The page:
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Real Image
In optics, an image is defined as the collection of focus points of light rays coming from an object. A real image is the collection of focus points actually made by converging rays, while a virtual image is the collection of focus points made by extensions of diverging rays. In other words, it is an image which is located in the plane of convergence for the light rays that originate from a given object. Examples of real images include an image on a cinema screen (the source being the projector, and the screen plays as a diffusely reflecting surface so the image formed on the screen plays as an object to be imaged by human eyes), the image produced on a detector in the rear of a camera, and the image produced on an eyeball retina (the camera and eye focus light through an internal convex lens)
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Reflecting Telescope
A reflecting telescope (also called a reflector) is a telescope that uses a single or a combination of curved mirrors that reflect light and form an image. The reflecting telescope was invented in the 17th century, by Isaac Newton, as an alternative to the refracting telescope which, at that time, was a design that suffered from severe chromatic aberration. Although reflecting telescopes produce other types of optical aberrations, it is a design that allows for very large diameter objectives. Almost all of the major telescopes used in astronomy research are reflectors. Reflecting telescopes come in many design variations and may employ extra optical elements to improve image quality or place the image in a mechanically advantageous position
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Image Sensor
An image sensor or imager is a sensor that detects and conveys information used to make an image. It does so by converting the variable attenuation of light waves (as they pass through or reflect off objects) into signals, small bursts of current that convey the information. The waves can be light or other electromagnetic radiation. Image sensors are used in electronic imaging devices of both analog and digital types, which include digital cameras, camera modules, camera phones, optical mouse devices,[1][2][3] medical imaging equipment, night vision equipment such as thermal imaging devices, radar, sonar, and others. As technology changes, electronic and digital imaging tends to replace chemical and analog imaging. The two main types of electronic image sensors are the charge-coupled device (CCD) and the active-pixel sensor (CMOS sensor)
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Photographic Film
Photographic film is a strip or sheet of transparent film base coated on one side with a gelatin emulsion containing microscopically small light-sensitive silver halide crystals. The sizes and other characteristics of the crystals determine the sensitivity, contrast, and resolution of the film.[1] The emulsion will gradually darken if left exposed to light, but the process is too slow and incomplete to be of any practical use. Instead, a very short exposure to the image formed by a camera lens is used to produce only a very slight chemical change, proportional to the amount of light absorbed by each crystal. This creates an invisible latent image in the emulsion, which can be chemically developed into a visible photograph. In addition to visible light, all films are sensitive to ultraviolet light, X-rays and gamma rays, and high-energy particles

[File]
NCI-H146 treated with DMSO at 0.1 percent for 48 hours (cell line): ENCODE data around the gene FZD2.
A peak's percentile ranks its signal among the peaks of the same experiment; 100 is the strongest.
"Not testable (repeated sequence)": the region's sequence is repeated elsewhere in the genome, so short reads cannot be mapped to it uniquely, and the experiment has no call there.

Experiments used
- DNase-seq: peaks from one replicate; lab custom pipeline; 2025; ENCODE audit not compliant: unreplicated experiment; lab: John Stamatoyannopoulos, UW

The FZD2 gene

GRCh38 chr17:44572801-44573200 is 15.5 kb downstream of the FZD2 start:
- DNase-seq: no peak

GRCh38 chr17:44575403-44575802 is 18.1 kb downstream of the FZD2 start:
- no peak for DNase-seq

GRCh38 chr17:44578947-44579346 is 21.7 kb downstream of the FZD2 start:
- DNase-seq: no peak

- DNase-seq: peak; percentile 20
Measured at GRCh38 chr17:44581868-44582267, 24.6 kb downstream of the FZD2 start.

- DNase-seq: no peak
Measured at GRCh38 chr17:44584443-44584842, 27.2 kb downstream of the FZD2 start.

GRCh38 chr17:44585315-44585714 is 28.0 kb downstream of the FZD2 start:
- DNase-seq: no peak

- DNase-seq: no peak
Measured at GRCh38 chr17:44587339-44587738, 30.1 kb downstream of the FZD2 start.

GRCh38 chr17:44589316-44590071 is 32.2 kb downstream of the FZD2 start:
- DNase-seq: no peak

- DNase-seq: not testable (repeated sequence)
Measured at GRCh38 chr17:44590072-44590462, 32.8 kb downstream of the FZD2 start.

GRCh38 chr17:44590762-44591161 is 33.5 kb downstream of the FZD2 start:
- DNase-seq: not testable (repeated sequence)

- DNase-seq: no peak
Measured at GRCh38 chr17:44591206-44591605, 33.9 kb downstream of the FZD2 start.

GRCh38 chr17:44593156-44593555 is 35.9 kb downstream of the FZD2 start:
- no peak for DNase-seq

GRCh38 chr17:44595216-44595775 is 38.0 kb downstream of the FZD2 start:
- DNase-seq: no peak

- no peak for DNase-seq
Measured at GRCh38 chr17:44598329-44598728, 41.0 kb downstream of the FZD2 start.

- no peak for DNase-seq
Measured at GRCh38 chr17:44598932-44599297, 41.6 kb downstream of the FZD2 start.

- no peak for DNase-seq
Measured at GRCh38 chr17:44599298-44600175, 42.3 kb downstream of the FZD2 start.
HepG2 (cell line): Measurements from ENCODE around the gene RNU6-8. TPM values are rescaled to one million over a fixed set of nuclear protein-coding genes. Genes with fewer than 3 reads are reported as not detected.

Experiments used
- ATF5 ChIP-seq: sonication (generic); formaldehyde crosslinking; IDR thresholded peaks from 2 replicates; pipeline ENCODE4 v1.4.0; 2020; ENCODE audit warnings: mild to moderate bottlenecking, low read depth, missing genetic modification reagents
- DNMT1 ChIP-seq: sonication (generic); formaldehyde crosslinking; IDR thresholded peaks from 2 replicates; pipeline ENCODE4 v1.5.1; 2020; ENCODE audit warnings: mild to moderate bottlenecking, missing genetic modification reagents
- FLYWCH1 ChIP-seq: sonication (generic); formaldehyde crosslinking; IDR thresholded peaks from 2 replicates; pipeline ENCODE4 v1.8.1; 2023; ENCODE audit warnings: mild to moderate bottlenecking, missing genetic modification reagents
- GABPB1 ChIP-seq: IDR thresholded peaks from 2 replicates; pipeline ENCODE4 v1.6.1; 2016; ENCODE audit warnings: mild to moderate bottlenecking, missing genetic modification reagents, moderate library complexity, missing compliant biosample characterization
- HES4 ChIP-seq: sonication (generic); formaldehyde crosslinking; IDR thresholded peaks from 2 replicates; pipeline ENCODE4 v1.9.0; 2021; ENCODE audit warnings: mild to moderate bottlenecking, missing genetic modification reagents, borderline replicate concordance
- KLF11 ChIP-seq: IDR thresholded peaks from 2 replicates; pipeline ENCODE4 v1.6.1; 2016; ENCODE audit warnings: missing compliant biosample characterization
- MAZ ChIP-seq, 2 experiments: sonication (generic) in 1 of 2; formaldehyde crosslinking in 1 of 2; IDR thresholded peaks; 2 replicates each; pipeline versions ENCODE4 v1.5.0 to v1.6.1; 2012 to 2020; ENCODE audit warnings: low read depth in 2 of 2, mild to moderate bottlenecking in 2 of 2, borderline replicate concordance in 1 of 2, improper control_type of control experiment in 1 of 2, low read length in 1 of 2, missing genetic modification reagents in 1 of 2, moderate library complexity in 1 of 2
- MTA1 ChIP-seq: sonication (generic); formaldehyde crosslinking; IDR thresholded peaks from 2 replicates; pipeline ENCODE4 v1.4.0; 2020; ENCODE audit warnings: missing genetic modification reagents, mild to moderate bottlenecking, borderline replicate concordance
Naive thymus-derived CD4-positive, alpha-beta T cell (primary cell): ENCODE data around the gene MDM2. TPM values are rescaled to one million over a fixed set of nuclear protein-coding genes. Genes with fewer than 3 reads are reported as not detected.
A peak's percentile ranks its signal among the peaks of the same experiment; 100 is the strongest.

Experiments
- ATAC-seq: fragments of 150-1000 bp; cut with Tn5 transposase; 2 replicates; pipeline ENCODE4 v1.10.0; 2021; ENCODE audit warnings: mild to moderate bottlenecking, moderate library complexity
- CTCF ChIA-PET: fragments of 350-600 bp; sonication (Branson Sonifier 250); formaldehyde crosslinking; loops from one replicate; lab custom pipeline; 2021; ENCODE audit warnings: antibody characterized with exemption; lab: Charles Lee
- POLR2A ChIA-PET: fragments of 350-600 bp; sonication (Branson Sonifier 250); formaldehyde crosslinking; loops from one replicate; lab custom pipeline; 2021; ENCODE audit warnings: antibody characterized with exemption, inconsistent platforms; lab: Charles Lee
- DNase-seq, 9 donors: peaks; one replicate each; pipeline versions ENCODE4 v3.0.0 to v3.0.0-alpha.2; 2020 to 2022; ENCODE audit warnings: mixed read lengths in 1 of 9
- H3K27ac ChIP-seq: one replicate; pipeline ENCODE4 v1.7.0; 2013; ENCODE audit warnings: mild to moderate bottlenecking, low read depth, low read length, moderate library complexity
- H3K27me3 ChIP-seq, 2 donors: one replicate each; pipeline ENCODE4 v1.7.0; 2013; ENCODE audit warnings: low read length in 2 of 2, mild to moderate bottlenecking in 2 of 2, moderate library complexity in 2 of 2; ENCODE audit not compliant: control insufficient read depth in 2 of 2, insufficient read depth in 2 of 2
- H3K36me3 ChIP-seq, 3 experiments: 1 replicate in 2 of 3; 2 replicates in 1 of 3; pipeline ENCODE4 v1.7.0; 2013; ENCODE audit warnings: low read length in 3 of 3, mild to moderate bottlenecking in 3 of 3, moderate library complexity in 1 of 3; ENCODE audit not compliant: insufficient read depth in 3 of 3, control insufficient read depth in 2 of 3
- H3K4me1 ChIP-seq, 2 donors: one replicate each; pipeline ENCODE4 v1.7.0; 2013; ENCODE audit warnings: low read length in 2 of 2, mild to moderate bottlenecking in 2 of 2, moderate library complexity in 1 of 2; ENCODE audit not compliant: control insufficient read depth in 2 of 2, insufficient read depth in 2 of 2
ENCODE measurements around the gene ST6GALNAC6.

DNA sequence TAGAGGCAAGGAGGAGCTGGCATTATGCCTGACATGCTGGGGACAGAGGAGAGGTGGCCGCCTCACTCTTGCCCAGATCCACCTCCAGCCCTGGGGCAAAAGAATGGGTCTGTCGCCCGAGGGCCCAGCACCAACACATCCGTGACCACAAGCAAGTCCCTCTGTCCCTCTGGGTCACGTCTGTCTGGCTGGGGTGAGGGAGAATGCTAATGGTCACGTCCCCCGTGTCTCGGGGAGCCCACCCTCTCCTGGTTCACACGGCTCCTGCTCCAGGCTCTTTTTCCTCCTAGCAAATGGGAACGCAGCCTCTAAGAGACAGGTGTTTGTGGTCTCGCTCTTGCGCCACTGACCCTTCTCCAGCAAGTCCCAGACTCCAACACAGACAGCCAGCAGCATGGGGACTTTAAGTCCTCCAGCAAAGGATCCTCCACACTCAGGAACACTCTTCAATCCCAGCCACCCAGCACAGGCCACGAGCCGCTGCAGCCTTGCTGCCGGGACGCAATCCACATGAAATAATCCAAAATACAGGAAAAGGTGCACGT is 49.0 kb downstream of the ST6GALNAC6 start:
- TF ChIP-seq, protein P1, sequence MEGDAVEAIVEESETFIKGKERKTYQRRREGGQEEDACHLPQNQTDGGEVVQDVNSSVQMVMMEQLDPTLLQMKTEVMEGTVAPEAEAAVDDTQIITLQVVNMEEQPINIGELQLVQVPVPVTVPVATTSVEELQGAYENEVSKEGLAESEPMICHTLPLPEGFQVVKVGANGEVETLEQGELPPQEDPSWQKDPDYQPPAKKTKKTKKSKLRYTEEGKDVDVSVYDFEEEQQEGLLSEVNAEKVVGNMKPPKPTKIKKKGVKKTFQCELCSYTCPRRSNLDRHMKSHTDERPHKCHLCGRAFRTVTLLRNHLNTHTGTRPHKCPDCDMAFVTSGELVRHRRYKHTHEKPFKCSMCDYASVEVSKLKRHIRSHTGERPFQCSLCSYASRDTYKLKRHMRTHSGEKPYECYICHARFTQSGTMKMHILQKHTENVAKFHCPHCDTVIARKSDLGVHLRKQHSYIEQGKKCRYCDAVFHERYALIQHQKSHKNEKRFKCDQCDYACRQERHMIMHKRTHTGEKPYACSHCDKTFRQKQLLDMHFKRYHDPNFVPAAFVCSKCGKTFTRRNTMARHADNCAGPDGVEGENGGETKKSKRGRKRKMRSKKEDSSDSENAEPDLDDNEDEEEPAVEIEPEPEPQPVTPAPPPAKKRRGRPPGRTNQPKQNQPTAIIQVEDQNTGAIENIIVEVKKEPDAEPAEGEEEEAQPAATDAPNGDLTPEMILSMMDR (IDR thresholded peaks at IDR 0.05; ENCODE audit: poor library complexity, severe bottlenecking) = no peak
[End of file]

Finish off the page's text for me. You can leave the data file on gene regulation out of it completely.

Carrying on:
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Plus And Minus Signs
The plus and minus signs, + and , are mathematical symbols used to represent the notions of positive and negative as well as the operations of addition and subtraction (which correspond to sum and difference, respectively).[1][2] Their use has been extended to many other meanings, more or less analogous. Plus and minus are Latin terms meaning "more" and "less", respectively. Though the signs now seem as familiar as the alphabet or the Hindu-Arabic numerals, they are not of great antiquity
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Tangent
In geometry, the tangent line (or simply tangent) to a plane curve at a given point is the straight line that "just touches" the curve at that point. Leibniz defined it as the line through a pair of infinitely close points on the curve.[1] More precisely, a straight line is said to be a tangent of a curve y = f(x) at a point x = c if the line passes through the point (c, f(c)) on the curve and has slope f'(c), where f' is the derivative of f
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Inch

The English word "inch" (international yard during the 1950s and 1960s, it has been based on the metric system and defined as exactly 25.4 mm. The English word "inch" (Old English: ynce) was an early borrowing from Latin uncia ("one-twelfth; Roman inch; Roman ounce") not present in other Germanic languages.[2] The vowel change from Latin /u/ to Old English /y/ (which became Modern English /ɪ/) is known as umlaut. The consonant change from the Latin /k/ (spelled c) to English /tʃ/ is palatalisation
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Dimensionless Number
In dimensional analysis, a dimensionless quantity is a quantity to which no physical dimension is assigned, also known as a bare, pure, or scalar quantity or a quantity of dimension one,[1] with a corresponding unit of measurement in the SI of the unit one (or 1),[2][3] which is not explicitly shown. Dimensionless quantities are widely used in many fields, such as mathematics, physics, chemistry, engineering, and economics
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